The purpose of this website is to inform the public about the Southern Poverty Law Center. It provides close scrutiny and detailed assessments of the projects, reports, research methods, and ideological orientation of this well-funded non-profit organization — an enterprise which caters to a radical constituency in the pursuit of an aggressive far-left agenda.
Over the years, SPLC has cultivated a refined image among the mass media as an expert source of objective information on fringe group activity on the far-right. News organizations routinely cite SPLC officials for commentary and analysis on alleged far-right developments — notably involving some “hate crime” incident or ostensible increase in “hate group” activity — to bolster preconceived notions of a robust or reenergized movement among the fringes of the extreme right. This commentary as “expert” insight often surfaces in news accounts after some high-profile incident or release of an SPLC report strategically placed among sympathetic journalists in the media elite.
An example of the former is the media coverage in the wake of the Holocaust Museum shooting by lone gunman James von Brunn, who allegedly killed a security guard on June 10, 2009. In the span of a month (June 10-July 10, 2009) U.S. newspapers or wire services published 445 articles on the shooting incident. Among those 445 articles, SPLC was cited or SPLC officials were quoted in 80 of these 445 articles accounting for 18 percent of the total U.S. newspaper and wire service coverage in the first month of news reporting on the Holocaust Museum shooting. Nearly 1 out of 5 articles from these news sources mentioned SPLC (as an authority or cited some SPLC report or official) in the first month of coverage.
Mark Potok, director of publications and editor of SPLC’s Intelligence Report, when interview on CNN’s Anderson Cooper 360, said:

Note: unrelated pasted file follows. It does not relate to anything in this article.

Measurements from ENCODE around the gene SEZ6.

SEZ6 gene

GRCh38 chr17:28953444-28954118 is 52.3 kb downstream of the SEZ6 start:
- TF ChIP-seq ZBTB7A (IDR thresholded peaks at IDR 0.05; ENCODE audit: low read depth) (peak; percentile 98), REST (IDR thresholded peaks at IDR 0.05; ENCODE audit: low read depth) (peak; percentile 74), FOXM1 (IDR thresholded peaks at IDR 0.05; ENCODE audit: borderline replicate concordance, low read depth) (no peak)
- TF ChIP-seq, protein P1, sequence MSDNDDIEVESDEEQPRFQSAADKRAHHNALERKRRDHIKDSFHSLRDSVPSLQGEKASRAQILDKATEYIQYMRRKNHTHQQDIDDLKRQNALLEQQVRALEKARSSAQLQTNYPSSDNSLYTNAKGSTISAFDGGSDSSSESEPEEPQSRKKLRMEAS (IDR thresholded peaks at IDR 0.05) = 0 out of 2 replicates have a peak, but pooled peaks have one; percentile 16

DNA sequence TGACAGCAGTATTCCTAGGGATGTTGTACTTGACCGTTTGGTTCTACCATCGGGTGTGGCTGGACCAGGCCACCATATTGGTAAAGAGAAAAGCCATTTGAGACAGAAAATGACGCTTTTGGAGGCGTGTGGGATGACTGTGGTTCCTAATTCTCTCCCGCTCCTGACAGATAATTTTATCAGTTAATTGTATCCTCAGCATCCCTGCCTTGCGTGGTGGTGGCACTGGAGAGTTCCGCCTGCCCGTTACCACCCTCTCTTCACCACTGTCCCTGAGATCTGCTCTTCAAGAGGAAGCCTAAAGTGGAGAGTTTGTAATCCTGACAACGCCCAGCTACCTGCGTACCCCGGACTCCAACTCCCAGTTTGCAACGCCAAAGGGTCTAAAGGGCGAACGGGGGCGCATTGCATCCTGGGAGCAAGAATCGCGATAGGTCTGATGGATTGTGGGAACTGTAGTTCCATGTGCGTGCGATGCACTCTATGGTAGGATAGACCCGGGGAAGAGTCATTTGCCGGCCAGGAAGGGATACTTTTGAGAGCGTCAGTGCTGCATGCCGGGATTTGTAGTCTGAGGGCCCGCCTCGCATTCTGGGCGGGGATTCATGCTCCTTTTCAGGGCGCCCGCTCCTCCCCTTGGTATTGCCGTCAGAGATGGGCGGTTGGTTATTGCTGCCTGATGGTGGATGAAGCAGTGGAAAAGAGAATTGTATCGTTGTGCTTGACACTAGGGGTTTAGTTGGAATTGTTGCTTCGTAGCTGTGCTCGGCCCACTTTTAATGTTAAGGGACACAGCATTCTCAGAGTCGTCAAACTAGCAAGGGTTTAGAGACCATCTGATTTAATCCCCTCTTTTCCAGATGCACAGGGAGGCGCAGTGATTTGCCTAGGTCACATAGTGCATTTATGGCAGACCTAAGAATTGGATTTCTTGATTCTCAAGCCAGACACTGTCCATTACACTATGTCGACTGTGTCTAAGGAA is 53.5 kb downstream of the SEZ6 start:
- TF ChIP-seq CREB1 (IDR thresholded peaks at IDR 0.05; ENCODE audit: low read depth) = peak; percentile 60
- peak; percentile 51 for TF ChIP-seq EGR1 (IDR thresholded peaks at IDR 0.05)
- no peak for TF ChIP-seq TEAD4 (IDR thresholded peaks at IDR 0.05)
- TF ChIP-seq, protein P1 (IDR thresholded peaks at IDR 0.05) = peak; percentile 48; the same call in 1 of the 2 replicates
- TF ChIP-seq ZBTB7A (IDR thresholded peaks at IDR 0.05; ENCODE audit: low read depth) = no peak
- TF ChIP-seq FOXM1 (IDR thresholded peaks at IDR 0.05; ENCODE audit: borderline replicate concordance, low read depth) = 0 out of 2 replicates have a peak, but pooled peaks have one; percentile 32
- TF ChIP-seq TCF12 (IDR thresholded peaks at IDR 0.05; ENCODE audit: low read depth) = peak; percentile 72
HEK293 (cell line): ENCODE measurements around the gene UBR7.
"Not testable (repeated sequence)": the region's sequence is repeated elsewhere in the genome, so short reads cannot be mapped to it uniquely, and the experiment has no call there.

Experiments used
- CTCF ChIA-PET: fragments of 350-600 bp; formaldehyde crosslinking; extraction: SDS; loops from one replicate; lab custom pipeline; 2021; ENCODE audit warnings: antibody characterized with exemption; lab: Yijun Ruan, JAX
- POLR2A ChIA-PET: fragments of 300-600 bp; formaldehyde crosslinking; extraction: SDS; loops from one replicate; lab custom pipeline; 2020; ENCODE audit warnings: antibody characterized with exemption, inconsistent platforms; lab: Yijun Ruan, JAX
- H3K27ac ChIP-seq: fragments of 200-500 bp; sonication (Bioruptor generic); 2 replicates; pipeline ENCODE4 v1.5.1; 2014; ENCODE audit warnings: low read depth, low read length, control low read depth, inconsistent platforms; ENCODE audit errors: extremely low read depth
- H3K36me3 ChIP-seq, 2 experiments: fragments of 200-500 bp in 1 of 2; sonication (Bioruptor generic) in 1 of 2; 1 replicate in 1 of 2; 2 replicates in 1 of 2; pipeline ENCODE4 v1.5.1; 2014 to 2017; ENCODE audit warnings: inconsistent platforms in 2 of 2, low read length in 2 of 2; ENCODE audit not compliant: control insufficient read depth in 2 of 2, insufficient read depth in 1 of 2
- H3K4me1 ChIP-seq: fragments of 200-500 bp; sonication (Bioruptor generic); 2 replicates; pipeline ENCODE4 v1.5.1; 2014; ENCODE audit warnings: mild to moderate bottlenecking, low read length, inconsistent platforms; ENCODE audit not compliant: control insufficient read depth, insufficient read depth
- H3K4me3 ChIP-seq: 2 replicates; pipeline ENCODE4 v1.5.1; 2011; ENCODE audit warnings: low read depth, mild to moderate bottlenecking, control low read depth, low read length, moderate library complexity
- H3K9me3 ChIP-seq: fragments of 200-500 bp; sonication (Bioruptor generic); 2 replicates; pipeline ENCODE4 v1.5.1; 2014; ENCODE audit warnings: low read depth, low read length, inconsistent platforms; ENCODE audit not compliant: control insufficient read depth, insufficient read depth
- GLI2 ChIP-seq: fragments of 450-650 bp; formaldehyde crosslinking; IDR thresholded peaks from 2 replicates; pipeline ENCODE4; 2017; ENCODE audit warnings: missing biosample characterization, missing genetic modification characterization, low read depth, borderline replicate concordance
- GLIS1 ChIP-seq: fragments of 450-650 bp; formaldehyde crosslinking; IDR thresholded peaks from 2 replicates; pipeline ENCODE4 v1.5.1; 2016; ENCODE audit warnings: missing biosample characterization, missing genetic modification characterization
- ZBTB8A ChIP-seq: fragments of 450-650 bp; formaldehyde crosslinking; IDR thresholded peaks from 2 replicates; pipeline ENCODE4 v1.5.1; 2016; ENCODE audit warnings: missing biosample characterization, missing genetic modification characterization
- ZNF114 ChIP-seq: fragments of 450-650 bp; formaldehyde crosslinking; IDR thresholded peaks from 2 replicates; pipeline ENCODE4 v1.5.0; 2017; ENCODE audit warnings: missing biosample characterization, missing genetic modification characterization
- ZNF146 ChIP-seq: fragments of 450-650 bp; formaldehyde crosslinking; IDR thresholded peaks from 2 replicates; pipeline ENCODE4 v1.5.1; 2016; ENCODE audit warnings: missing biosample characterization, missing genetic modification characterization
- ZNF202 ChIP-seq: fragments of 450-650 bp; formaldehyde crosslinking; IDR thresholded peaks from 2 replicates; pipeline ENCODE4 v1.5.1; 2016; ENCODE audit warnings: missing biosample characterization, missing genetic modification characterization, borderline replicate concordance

Well, by our count there are now about 926 hate groups operating out there…. It’s false, for instance, to assume that they’re mostly located in the Deep South. They’re spread across the Midwest, up and down both coasts; they’re very heavy both in Florida and California…. As to the number of people really in these groups, it’s a very hard thing to really estimate well, but I think somewhere between 100,000 and 200,000 people in one way or another are involved with these groups is probably pretty close to the truth. [emphasis added]
Potok offered no sources to substantiate his claim about either the number of “hate groups” operating in the U.S. or his random calculation of number of people (“between 100,000 and 200,000 in one way or another”) involved in these “hate groups.” What is the basis of these estimates? What are the sources of these figures? Neither Cooper nor anyone else on the program pressed Potok as to the source of these estimates.
In the wake of the Fort Hood shooting (13 killed and 30 injured by alleged lone gunman Maj. Nidal Malik Hasan), U.S. newspapers and wire services published 2,969 articles on this incident. Despite numerous reports of radical Islamic affiliations or beliefs that likely influenced or prejudiced the mass killings by a Muslim psychiatrist, there is no mention of either the SPLC or SPLC official in any of the 2,969 articles on the Fort Hood incident. Not a single mention or reference in nearly 3,000 articles!
If the intent of the gunman in the Holocaust Museum shooting was instantly ascertained by SPLC officials, extrapolating larger implications of a growing militancy among the far-right fringe and fueling sensational news accounts, such as appeared in the Baltimore Sun on June 18, 2009: “Hate Groups Growing, Aided By Technology; Recruits Driven By Anger Over Immigrants, Election Of Black President,” why has SPLC ignored and declined to comment on the intent of the gunman in the mass killings of the Fort Hood shooting? Why is the one shooting incident considered a crime motivated by hatred but the other incident isn’t? Would an alleged Muslim adherent of radical Islamic beliefs commit such a violent killing spree if hatred was not a motivating factor? Are “hate crimes” simply limited to the actions of white males from far-right fringe groups?
This site examines important inconsistencies, exaggerations, innuendo, dubious ascertains, and research methods by SPLC that the mass media all-too-often overlook or neglect. As a public service, it seeks to inform educated citizens in providing comprehensive analysis of largely ignored aspects of the Southern Poverty Law Center.